God’s Kind of Attitude – Part 1

God’s Kind of Attitude – Part 1

When you’re going to climb up a ladder, you can’t start at the top. You must start with the first rung and move up from there. 

That’s why Jesus started teaching the Beatitudes by saying, “Blessed are the poor in spirit, for theirs is the kingdom of heaven.” (Matthew 5:3)

What exactly does it mean to be “poor in spirit?” Especially when our mind doesn’t consider being poor at anything a blessing.

To be “poor in spirit” means you understand and admit you are spiritually dead and bankrupt and in desperate need of the grace of God. 

To best understand this, we should look at the story Jesus told to a group of people who were full of themselves.

“To some who were confident of their own righteousness and looked down on everyone else, Jesus told this parable: “Two men went up to the temple to pray, one a Pharisee and the other a tax collector. 

The Pharisee stood by himself and prayed: ‘God, I thank you that I am not like other people—robbers, evildoers, adulterers—or even like this tax collector. I fast twice a week and give a tenth of all I get.’

 “But the tax collector stood at a distance. He would not even look up to heaven, but beat his breast and said, ‘God, have mercy on me, a sinner.’

“I tell you that this man, rather than the other, went home justified before God. For all those who exalt themselves will be humbled, and those who humble themselves will be exalted.” (Luke 18:9-14)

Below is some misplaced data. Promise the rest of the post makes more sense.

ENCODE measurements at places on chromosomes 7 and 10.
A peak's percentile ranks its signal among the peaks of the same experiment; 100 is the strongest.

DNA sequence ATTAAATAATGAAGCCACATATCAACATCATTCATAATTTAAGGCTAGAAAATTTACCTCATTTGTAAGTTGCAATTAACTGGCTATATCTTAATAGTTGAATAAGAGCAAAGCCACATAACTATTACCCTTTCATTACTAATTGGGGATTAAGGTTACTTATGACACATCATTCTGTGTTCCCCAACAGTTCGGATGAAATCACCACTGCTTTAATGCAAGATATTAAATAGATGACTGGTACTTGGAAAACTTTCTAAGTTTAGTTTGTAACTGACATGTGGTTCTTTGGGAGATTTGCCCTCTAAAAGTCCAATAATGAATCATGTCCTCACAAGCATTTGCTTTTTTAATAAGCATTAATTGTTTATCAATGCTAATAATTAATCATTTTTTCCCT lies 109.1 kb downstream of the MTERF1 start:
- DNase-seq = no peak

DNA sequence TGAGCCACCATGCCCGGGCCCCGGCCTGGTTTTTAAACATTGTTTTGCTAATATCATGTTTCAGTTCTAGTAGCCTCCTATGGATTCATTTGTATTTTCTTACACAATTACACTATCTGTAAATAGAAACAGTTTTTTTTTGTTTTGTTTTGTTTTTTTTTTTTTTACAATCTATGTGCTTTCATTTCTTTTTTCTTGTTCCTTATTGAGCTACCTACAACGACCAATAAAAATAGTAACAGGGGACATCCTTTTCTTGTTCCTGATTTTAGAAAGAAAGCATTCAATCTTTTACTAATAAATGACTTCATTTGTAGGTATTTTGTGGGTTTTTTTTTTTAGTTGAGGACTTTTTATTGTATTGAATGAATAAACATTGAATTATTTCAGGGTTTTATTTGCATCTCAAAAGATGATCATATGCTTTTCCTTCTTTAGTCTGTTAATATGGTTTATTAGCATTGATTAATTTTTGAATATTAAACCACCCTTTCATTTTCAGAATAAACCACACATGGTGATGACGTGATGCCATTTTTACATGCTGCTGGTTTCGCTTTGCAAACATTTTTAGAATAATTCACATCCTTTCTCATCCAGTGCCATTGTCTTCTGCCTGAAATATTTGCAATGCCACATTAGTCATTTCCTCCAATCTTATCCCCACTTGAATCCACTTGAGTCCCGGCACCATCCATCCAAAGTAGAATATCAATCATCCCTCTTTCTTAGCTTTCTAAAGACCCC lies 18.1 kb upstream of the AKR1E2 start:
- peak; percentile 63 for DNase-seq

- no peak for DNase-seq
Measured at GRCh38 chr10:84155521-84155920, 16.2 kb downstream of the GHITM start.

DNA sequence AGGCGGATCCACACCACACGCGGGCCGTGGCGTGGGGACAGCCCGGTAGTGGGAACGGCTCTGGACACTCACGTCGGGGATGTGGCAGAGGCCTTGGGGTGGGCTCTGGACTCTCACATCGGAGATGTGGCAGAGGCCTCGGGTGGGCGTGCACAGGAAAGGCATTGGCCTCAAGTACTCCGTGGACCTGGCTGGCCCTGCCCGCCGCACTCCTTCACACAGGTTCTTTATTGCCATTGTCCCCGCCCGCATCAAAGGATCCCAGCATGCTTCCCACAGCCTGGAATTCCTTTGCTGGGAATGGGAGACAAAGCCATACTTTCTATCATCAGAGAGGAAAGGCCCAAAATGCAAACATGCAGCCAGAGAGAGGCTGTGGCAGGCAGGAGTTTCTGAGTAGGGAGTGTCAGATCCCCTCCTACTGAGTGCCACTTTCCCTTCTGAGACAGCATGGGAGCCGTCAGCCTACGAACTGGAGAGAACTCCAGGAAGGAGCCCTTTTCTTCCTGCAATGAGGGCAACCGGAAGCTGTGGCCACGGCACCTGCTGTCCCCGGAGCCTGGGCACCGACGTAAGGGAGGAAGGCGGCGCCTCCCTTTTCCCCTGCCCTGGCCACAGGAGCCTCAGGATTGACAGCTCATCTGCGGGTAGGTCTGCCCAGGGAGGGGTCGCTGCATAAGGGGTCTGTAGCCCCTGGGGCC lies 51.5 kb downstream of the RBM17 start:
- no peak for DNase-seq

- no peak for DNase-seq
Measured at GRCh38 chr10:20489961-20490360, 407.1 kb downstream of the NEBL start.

It doesn’t take a genius to know which person in the story was poor in spirit and which wasn’t. The question is, which one are you?

The answer to this question is the first step in coming into a saving relationship with Jesus Christ. 

The Pharisee in the story didn’t think he had anything to repent of. He thought he was more than enough because of his so-called “good behavior.” He even went so far as to compare himself to the guy standing at church next to him. No, there was nothing poor about his spirit or his prayer. 

The tax collector was the complete antithesis of the Pharisee. He didn’t even feel like he could approach God or look up to him. He didn’t compare himself or tout his extraordinary achievements. He knew he was a sinner and needed the grace of God. 

So he did the only thing he could do. Ask for mercy and grace from the God who gives it. 

Here are four ways you know you are poor in spirit.

  • You recognize that you have fallen short.
  • You admit you’re a sinner.
  • You call out for mercy and forgiveness.
  • You trust in the grace of God through Jesus Christ.

If that’s you, Jesus says your reward is “the kingdom of heaven.” In other words, being poor in spirit is the only way to enter God’s heavenly kingdom.

The good news is everyone, if they are willing, can reach this first step on the ladder.

Questions to Consider:

  • Are you more like the Pharisee or the tax collector?
  • What steps can you take to stop comparing yourself to others?
  • Have you prayed and asked God for mercy?

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